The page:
Index of content:
Volume 103, Issue 1, January 1998
- PSYCHOLOGICAL ACOUSTICS 
103(1998); http://dx.doi.org/10.1121/1.421124View Description Hide Description
In a profile-analysis task, the effect of randomly perturbing the amplitudes of the components of multi-tone stimuli was studied in two experiments. In the first experiment, thresholds for a signal added in-phase to the central component of a standard were measured for different numbers of components in two conditions. In one condition thresholds were measured in blocks for six different “jagged” standards, and in another, thresholds were measured when one of the six standards was chosen randomly on a presentation-by-presentation basis. Regardless of condition, thresholds did not depend on the numbers of components and increased magnitude of perturbation increased thresholds. Moreover, the slope relating thresholds to number of components did not increase with increasing magnitude of perturbation. In the second experiment, the signal consisted of an increase in amplitude of the central components and a decrease in amplitude of the outer components of the standard (a stimulus type which has been shown to maximize the change in threshold with increasing number of components). The amplitudes of component tones were selected randomly on a presentation-by-presentation basis. Thresholds fell with increases in the number of components, but the slope relating thresholds to numbers of components did not change as the magnitude of perturbation increased. The latter result contrasts with that reported by Kidd et al. [J. Acoust. Soc. Am. 90, 1340–1354 (1991)].
103(1998); http://dx.doi.org/10.1121/1.421102View Description Hide Description
The ability to identify the frequency of the incremented component in a multitone complex was assessed in two conditions, both using the same 11-tone complexes (fixed frequency, equilog spaced, random phases). In the standard-plus-signal complex all components had equal level, except one of the inner nine, which was incremented in level by an in-phase addition of a sinusoid of the same frequency (the signal). The overall level and signal position were randomly varied on each presentation. In the “Standard-absent” condition the standard-plus-signal complex was presented first, and it was followed by a single sinusoid either at the signal frequency or at that of an adjacent component (below or above). In the “Standard-present” condition, a complex with equal-level components (the standard complex) was also presented on each trial, either before or after the standard-plus-signal complex (in random order). These two complexes were followed by the single sinusoid. In both conditions, the subjects had to indicate whether the signal frequency was the same as or different from the frequency of the single sinusoid. In a third condition, the ability to discriminate between the standard complex and the standard-plus-signal complex (with signal frequency uncertainty) was investigated. In all three conditions, thresholds for the increment in level for each signal frequency were estimated by the use of nine independent interleaved adaptive procedures. Results showed that the ability to identify the signal frequency was at least as good as the ability to discriminate between the two complexes. The results suggest that an increase in pitch strength of the incremented component is a possible cue in profile analysis tasks.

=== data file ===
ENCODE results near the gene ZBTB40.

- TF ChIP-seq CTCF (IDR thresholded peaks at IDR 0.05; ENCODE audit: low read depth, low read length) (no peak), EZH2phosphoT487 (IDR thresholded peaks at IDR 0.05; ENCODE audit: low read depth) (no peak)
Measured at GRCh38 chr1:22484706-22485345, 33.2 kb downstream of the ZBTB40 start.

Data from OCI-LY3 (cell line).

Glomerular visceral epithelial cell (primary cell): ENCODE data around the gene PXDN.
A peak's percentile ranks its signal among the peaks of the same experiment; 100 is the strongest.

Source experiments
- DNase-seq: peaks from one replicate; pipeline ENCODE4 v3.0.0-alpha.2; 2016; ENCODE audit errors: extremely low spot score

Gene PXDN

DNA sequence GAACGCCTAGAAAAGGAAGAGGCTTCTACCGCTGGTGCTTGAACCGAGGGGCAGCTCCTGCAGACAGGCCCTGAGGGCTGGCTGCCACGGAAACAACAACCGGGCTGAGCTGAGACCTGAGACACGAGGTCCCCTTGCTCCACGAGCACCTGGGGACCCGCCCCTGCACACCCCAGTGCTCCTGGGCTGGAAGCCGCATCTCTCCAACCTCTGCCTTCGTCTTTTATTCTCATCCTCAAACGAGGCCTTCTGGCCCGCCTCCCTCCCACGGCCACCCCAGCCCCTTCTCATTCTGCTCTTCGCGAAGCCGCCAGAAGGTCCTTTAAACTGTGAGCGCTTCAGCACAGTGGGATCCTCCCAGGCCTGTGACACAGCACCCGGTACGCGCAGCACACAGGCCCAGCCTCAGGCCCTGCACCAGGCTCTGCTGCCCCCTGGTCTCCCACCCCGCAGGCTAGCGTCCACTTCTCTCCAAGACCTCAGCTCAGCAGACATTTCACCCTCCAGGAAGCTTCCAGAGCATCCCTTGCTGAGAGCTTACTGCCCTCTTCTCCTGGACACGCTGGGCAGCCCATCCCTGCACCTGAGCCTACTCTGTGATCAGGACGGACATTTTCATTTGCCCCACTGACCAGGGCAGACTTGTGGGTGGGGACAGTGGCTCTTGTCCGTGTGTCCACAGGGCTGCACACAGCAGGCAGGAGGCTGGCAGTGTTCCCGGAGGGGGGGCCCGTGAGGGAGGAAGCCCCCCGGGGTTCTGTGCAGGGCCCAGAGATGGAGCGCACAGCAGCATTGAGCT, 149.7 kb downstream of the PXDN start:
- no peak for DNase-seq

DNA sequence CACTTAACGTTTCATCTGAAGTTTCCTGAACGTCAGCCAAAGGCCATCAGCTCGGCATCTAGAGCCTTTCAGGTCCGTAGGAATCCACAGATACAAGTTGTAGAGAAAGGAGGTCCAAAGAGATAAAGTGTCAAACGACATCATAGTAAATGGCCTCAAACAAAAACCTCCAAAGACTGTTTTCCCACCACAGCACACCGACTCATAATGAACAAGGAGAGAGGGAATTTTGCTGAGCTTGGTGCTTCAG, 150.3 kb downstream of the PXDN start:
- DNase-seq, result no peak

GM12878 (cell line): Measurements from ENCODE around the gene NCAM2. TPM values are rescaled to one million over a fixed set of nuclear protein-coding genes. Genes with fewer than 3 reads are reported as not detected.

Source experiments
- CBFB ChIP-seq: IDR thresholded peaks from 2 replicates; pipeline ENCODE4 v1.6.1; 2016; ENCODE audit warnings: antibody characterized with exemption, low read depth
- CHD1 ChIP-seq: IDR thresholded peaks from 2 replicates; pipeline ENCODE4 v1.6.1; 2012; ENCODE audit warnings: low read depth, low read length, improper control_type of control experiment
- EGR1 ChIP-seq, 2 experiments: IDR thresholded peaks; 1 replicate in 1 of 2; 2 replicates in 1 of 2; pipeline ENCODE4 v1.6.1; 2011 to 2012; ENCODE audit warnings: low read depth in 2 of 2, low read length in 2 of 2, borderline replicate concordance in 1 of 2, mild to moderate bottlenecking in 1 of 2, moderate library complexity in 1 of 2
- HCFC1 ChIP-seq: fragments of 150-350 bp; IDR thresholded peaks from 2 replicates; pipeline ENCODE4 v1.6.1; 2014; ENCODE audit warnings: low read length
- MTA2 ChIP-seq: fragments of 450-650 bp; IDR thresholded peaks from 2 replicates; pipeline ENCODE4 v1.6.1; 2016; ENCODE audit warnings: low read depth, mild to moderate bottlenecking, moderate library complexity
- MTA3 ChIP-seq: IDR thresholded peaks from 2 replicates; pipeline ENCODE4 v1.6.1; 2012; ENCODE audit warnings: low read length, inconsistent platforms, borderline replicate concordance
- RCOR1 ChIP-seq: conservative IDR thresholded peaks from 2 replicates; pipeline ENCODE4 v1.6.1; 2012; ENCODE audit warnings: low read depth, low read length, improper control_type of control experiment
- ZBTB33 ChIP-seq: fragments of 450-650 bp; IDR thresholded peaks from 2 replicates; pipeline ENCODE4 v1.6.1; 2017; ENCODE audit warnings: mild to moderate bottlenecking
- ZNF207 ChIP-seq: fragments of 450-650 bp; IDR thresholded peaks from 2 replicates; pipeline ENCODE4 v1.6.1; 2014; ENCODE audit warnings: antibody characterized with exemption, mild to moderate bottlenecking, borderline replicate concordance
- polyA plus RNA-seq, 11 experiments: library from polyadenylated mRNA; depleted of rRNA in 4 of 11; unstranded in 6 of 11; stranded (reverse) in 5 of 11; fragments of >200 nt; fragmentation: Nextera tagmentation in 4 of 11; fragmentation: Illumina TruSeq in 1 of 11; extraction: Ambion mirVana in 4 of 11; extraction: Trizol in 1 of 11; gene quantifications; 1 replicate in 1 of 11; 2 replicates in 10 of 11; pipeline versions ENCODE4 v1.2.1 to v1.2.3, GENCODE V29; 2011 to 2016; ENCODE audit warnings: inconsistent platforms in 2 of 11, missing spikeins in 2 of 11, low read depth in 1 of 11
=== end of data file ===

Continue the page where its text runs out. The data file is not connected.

Frequency and intensity discrimination measured in a maximum-likelihood procedure from young and aged normal-hearing subjects103(1998); http://dx.doi.org/10.1121/1.421127View Description Hide Description
A maximum-likelihood method was applied in measurements of frequency and intensity discrimination for aged and young normal-hearing subjects with closely matched audiograms. This method was preferred over other psychophysical procedures because it is efficient and controls experimental variance, features that are highly desirable for testing aged subjects. In order to implement the method, psychometric functions for each task were also measured from young subjects using a constant-stimuli procedure. For the young subjects, the differential thresholds obtained from these two procedures were generally comparable. Further, both sets of data were consistent with previous literature, indicating that the maximum-likelihood method was successfully applied for frequency and intensity discrimination. A frequency-dependent difference between young and aged subjects in both frequency and intensity discrimination was observed. Even with closely matched audiograms, aged subjects demonstrated poorer discrimination abilities than young subjects. The age-related difference was always largest at 500 Hz and decreased as frequency increased.